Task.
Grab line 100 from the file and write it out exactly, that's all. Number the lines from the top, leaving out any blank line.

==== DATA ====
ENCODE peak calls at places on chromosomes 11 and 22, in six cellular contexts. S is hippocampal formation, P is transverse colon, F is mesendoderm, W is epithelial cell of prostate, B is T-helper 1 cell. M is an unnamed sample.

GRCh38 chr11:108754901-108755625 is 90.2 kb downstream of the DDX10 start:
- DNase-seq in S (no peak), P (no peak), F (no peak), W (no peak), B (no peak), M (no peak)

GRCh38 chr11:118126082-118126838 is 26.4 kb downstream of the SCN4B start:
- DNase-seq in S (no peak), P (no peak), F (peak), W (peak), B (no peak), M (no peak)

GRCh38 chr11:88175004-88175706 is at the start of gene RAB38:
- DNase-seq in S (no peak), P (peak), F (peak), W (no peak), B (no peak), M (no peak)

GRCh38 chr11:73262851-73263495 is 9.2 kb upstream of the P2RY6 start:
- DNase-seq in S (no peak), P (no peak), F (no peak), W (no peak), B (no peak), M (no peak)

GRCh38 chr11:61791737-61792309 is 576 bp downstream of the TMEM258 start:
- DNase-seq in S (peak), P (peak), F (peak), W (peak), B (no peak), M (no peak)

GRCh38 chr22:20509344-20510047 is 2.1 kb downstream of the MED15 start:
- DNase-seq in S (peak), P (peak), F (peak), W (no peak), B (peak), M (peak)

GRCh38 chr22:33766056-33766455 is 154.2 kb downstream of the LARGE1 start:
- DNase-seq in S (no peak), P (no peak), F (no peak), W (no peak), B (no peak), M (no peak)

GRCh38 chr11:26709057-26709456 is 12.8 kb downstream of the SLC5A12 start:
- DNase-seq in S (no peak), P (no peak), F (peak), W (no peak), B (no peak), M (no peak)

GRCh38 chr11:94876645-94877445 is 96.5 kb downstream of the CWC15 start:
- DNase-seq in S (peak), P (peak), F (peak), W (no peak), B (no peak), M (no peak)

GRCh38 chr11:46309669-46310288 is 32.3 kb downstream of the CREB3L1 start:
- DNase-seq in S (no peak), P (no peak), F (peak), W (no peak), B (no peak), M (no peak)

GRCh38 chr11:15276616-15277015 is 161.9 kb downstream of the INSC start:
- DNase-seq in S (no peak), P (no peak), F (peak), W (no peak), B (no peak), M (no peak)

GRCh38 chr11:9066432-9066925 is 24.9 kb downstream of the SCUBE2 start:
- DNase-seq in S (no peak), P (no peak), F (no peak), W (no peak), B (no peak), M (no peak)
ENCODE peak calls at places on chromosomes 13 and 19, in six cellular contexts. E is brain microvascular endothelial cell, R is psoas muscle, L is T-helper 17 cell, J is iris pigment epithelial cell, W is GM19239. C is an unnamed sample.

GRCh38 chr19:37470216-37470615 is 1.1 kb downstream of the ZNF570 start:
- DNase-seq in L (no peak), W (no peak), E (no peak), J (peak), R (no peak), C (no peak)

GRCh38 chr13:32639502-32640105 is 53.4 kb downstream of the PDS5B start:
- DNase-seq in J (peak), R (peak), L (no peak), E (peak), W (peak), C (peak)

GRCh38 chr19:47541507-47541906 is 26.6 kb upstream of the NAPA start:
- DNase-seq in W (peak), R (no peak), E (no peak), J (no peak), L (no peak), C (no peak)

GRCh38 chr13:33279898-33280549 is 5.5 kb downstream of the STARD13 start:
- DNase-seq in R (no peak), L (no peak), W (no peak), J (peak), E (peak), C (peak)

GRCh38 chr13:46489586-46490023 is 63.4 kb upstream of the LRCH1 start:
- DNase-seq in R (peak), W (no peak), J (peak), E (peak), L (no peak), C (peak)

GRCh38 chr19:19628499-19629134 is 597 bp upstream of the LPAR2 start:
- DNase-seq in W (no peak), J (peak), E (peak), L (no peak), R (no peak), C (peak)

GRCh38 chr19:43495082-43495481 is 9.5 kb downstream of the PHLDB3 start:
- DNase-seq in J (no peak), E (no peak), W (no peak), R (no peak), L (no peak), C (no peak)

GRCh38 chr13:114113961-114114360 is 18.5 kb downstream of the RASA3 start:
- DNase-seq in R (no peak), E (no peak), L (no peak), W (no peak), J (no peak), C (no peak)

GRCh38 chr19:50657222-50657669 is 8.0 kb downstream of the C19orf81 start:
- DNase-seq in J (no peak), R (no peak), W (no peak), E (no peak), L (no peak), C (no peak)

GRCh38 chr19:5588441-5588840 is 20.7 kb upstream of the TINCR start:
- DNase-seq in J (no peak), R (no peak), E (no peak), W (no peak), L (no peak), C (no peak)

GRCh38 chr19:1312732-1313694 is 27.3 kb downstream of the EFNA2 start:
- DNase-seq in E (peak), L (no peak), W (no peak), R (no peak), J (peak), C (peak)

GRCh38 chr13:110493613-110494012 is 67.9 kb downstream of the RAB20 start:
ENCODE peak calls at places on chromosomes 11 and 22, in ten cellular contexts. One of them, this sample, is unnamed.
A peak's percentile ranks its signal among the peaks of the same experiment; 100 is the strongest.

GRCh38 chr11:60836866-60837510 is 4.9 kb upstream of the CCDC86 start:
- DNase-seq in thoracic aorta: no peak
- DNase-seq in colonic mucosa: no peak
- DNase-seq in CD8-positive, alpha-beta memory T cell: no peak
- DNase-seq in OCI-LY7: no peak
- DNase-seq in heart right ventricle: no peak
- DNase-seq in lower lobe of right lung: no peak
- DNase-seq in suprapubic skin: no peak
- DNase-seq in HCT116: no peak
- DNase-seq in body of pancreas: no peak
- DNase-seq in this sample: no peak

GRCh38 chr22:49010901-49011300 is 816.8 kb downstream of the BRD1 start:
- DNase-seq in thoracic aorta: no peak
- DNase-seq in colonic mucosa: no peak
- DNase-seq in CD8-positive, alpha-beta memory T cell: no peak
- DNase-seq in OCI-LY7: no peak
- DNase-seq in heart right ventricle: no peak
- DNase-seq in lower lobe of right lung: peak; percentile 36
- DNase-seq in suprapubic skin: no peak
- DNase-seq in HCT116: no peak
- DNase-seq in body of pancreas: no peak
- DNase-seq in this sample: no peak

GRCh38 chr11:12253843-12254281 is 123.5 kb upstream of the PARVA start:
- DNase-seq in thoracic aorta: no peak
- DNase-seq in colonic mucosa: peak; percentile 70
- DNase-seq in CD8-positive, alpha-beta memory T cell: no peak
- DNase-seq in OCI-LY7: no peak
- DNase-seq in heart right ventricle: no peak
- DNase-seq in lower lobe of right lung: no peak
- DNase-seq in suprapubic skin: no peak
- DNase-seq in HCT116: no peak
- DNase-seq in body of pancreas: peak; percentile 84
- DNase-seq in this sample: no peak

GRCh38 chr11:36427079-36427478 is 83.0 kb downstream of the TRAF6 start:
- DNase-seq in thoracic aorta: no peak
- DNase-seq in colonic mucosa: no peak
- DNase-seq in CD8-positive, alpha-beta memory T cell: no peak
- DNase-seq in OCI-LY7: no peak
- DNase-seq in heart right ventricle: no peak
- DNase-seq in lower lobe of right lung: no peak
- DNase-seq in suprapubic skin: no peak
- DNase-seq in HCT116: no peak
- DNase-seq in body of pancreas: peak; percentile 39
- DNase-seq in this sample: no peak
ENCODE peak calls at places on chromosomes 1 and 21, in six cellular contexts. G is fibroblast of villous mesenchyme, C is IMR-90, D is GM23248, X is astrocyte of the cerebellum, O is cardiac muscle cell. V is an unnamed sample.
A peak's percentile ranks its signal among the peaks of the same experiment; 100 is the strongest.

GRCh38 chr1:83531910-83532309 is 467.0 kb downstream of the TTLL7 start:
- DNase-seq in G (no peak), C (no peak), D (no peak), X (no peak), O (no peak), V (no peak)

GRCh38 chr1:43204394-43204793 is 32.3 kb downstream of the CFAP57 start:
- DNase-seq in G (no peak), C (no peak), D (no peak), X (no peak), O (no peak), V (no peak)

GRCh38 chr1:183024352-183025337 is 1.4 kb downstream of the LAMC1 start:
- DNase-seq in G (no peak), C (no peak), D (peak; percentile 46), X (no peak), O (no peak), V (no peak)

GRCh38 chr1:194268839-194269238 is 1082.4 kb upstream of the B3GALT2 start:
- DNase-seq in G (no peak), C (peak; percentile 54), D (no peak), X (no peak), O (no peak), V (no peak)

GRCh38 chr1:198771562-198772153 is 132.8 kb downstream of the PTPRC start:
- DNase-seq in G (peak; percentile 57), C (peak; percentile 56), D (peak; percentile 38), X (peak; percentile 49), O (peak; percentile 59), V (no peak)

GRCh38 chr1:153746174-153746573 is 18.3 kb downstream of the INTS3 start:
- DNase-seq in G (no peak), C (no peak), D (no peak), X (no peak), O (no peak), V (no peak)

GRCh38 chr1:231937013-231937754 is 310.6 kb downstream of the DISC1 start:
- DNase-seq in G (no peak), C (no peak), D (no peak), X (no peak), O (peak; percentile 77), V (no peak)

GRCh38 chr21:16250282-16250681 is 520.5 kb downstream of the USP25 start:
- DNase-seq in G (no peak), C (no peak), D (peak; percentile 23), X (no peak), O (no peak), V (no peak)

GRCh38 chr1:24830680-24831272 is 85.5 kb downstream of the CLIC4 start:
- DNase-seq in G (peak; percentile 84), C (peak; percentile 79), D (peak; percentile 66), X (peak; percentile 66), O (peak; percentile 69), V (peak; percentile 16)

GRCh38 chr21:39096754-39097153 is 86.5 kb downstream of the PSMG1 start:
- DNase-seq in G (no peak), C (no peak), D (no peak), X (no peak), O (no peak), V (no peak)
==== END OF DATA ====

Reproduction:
GRCh38 chr1:43204394-43204793 is 32.3 kb downstream of the CFAP57 start: